Discussion

In this study, we found that limited receptive reduction and internal arrested development with TENs in the treatment of midclavicular fractures in adults resulted in a high fracture healing rate, rapid functional convalescence and minimal complications. The procedure is minimally invasive and achieve gamey affected role atonement. several options are available for the surgical treatment of clavicle cheat fractures, including plating and nail. Plating is the most normally use surgical treatment ; however, plating requires relatively extensive periosteal strip, which may increase destruction of the blood supply at the fracture site, frankincense hindering fracture curative. Stress shielding produced by inflexible plates can lead to an 8 % refracture pace after plate removal. 8, 9 surgical time is considerable, and infection rates of up to 18 % have been reported. 8 – 11 additionally, the relatively long scratch can be a cosmetic issue in some patients, and some individuals experience discomfort induced by the plate underneath the skin. arrested development with TENs, though a newer remedy method acting, provides fixation that is more coherent with the physiologic bone structure to permit early functional exercise, leads to faster functional recovery, provides early pain relief and avoids the complications associated with longer operating time and periosteal denude. anatomically, the clavicle has an irregular S human body. Titanium elastic nails, manufactured from titanium alloy, are elastic enough to match the form of the medullary pit and strong adequate to stabilize the break up ends. Their crook topple facilitates pinpoint passage within the medullary cavity and allows it to be anchored to the distal cerebral cortex and equip tightly to the inner wall of the cavity, therefore improving fixation stability. When placed, each breeze through provides 3 points for patronize within the medullary canal to efficaciously control rotation, angulation and shorten of the fragments. Titanium rubber band nails were initially designed for the discussion of diaphyseal and metaphyseal fractures of long bones in children. In 1996, they were used to treat displace midclavicular fractures in 12 professional athletes, all of whom returned to trail and competition after a bastardly menstruation of 16.8 days. 12 Jubel and colleagues 13 reported lone 1 case of nonunion in a series of 62 midclavicular fractures treated with TENs with average follow-up of 3.5 years, and the mean postoperative Constant grade was 95.2 points. Mueller and colleagues 14 used TENs to treat 32 displace midclavicular fractures. In that series, with follow-up ranging from 1 to 5 years, nonunion was not observed ; however, 12 clavicles healed with a abridge of more than 5 millimeter. The nails were removed in 29 patients a median of 6 ( range 1.3–15.0 ) months postoperatively, and no refracture occurred after TEN removal. The beggarly Constant score was 95.2 ( SD 1.9 ) points and the mean DASH score was 5.0 ( SD 2.3 ) points. other studies have shown similar cocksure results with TENs for the treatment of clavicular fractures, 15, 16 though some authors point out that the procedure is technically demand, and child complications can be encountered in the postoperative phase. 17 Our study, with a mean follow-up of 14.5 months, revealed union in all 41 patients. Except for 1 patients in whom the distal TEN pierced through the bone lens cortex, there were no other complications after TEN removal, and the concluding beggarly Constant and DASH scores were 95.2 and 2.5 points, respectively. We observed local skin annoyance in early patients of this series when the medial end of the TEN was bent upwards with its tip off located immediately beneath the skin. This complication ceased to occur when nail end management was improved by bending it laterally. It should be noted that TENs are alone indicated in OTA type A and B midclavicular fractures. They are not suited for osteoporotic or/and comminuted fractures in which fixation with a TEN will not obtain 3-point support. The sharp-pointed end of the TEN may easily penetrate the cortical bone in osteoporotic patients, resulting in the TEN slither and thus making the arrested development fluid. In grind fractures, patronize from the center point is not present, which may lead to mentally ill fixation, shortening and malunion. To perform the procedure correctly, several technical points should be considered .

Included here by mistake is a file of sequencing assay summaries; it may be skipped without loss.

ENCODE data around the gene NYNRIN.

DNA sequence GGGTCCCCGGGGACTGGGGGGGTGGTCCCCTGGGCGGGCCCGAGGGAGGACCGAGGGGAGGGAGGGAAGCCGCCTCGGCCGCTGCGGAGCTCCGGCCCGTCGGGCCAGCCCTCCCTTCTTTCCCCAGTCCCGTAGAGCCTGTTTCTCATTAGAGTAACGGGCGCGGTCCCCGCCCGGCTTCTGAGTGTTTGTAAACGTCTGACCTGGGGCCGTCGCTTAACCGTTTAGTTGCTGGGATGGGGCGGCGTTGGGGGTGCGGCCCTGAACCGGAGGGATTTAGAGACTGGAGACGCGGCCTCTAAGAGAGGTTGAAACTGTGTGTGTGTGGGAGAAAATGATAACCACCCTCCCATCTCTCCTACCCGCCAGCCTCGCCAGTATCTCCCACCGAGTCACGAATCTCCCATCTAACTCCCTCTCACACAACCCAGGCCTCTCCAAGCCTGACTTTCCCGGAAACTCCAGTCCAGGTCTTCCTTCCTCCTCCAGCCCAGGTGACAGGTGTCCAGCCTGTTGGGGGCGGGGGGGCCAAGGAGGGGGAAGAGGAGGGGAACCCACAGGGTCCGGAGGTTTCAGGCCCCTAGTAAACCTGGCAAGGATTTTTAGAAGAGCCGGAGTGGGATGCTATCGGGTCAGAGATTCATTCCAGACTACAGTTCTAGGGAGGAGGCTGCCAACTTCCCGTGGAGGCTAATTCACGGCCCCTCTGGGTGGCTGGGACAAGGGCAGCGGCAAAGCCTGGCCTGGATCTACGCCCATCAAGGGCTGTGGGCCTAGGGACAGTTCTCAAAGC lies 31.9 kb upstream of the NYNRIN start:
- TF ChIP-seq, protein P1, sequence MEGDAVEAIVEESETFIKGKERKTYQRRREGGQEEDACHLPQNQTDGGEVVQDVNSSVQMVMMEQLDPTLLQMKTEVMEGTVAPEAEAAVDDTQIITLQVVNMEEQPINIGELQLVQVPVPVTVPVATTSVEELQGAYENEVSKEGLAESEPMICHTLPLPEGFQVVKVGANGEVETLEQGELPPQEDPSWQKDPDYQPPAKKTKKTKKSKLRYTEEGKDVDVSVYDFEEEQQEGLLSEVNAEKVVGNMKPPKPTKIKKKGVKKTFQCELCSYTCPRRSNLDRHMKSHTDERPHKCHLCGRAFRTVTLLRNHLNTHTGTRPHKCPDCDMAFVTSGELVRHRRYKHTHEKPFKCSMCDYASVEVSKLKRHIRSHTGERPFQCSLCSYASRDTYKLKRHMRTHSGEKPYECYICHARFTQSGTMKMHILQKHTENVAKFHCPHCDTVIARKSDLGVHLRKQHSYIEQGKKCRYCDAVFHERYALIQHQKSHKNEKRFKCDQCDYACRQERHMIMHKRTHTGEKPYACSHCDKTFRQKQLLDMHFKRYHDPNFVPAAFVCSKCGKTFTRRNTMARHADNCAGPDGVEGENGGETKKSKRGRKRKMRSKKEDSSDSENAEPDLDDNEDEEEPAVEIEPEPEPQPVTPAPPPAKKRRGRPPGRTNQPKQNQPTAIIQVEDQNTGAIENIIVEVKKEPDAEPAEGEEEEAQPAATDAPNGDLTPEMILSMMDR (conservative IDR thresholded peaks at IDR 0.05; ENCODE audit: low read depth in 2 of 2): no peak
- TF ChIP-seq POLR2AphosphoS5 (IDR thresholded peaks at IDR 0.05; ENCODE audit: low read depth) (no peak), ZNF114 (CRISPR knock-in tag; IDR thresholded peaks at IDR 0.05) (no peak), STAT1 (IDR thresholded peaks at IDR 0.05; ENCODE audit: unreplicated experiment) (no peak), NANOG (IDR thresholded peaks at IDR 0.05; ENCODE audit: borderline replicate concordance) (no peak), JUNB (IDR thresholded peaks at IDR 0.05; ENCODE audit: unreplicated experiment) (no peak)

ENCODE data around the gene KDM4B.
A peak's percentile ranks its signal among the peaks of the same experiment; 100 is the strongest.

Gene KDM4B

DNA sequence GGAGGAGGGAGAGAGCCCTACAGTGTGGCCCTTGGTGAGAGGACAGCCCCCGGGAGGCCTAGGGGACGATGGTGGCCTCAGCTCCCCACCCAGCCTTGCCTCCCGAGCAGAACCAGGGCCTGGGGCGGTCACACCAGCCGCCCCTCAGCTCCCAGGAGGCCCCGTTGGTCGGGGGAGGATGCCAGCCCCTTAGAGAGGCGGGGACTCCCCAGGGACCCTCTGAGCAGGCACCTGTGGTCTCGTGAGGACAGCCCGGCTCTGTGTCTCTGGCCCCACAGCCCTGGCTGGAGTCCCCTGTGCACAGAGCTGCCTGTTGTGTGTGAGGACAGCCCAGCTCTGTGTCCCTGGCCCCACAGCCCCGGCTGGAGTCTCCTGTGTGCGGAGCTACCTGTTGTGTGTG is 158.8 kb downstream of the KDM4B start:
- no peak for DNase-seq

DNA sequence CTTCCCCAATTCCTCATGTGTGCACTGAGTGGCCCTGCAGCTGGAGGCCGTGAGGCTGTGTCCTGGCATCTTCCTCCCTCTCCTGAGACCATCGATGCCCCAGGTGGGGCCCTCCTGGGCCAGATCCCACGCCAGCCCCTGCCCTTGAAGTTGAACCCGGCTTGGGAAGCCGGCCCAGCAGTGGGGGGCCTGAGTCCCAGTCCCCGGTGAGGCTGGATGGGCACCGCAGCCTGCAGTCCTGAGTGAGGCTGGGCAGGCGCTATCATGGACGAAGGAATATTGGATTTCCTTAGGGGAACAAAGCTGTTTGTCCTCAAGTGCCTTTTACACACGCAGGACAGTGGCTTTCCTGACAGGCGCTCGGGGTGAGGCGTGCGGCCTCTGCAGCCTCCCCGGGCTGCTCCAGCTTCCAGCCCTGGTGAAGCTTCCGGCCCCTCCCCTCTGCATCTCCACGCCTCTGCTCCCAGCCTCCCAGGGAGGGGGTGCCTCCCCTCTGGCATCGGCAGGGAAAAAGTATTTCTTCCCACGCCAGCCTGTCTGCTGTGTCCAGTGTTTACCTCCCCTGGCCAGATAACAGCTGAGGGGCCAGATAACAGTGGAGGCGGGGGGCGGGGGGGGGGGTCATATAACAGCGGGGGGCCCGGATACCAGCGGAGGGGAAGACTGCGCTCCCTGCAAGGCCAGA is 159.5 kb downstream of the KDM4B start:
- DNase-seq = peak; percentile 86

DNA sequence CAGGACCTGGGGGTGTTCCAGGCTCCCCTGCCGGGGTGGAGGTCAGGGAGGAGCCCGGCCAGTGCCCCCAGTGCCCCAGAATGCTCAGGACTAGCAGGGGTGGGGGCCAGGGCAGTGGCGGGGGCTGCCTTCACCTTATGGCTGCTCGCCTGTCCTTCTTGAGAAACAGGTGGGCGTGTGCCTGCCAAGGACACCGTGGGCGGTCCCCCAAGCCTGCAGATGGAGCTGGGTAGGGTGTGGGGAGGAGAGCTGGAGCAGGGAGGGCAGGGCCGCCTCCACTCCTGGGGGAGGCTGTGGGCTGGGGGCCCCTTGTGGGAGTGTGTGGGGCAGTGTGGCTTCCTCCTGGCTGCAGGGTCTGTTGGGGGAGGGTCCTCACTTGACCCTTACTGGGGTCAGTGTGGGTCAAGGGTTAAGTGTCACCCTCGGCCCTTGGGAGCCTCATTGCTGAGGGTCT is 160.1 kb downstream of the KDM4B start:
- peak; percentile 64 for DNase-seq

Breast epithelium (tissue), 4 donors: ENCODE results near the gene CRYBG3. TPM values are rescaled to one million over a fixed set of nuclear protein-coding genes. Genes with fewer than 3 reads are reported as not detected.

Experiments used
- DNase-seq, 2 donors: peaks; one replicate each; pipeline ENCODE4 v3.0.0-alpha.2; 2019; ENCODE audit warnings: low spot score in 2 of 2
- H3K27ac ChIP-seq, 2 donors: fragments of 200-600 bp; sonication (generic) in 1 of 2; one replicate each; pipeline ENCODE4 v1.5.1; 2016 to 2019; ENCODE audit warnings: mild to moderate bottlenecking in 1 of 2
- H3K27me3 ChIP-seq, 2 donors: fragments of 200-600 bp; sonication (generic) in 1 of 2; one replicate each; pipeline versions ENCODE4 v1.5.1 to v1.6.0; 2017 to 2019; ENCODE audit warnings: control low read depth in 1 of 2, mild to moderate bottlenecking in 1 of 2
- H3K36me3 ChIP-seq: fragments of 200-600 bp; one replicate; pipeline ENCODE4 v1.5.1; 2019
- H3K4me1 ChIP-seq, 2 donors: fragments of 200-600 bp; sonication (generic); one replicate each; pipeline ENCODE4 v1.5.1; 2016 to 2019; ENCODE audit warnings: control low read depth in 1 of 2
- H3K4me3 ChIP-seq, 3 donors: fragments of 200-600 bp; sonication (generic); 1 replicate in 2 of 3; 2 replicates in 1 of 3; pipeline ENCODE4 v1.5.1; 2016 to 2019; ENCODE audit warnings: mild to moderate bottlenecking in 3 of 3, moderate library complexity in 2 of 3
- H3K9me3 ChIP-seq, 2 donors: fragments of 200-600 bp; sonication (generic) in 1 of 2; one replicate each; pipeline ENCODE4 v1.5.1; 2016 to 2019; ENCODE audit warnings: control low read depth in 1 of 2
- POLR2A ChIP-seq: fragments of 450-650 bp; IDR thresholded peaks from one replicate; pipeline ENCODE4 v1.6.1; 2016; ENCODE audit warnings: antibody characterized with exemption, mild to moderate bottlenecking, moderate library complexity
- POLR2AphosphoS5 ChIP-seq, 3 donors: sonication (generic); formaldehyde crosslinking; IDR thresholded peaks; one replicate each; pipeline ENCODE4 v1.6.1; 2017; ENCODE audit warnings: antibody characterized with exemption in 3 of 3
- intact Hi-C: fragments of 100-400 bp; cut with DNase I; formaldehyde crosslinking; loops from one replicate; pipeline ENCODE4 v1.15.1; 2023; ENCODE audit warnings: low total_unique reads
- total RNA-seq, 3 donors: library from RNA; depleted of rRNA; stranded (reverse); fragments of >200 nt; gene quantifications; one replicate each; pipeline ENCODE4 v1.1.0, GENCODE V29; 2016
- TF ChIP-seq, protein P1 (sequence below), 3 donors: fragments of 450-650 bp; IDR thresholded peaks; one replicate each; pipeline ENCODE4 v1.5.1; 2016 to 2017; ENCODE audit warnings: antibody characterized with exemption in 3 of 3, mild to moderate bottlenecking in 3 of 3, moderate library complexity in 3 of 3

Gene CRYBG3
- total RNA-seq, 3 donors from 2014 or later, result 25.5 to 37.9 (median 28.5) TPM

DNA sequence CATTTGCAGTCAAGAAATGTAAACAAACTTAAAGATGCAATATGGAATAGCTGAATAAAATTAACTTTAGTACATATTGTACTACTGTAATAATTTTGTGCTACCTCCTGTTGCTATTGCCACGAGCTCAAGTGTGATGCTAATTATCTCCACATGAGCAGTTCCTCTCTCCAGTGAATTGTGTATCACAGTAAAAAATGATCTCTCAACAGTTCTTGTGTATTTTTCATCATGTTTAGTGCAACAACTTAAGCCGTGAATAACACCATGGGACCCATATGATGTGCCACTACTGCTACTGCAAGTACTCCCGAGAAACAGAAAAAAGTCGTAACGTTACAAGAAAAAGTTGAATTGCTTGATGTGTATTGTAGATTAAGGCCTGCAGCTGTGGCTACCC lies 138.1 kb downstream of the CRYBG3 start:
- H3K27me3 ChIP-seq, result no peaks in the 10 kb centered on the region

1. The diameter of the TEN should be correctly determined before placement to allow facilitate of interpolation and prevent potential breakage during early postoperative functional exercises. A ten that is excessively thickly will dam-age the medullary canal, and one that is excessively narrow will not provide adequate stability .
  2. The TEN should be inserted from the median end of the clavicle laterally because the sternal end has a wide medullary cavity. however, the interpolation point should not be located excessively medial, or sternoclavicular joint routine may be affected .
  3. The TEN should be long adequate to reach the lateral pass end of the clavicle for better anchor of its tip and to leave 1.0–1.5 centimeter extending out of the medial clavicle to facilitate tail bending and clip, eliminating skin annoyance.
  4. A second incision is necessity in patients with hearty translation where closed decrease is not potential. Without arrant reduction, the TEN can not be inserted .
  5. The stallion interpolation process of the TEN should be carried out under C-arm radiographic steering .

Limitations

There are some limitations of the learn that should be considered. The number of patients included was relatively humble and nonrandomized, and there was no comparison or control group. We interpreted our results in comparison with those of the studies in the literature that used other methods. however, the outcomes achieved with the technique in this study were favorable. many patients recovered completely within 3–6 months after operation, and all patients had complete convalescence by their final follow-up sojourn .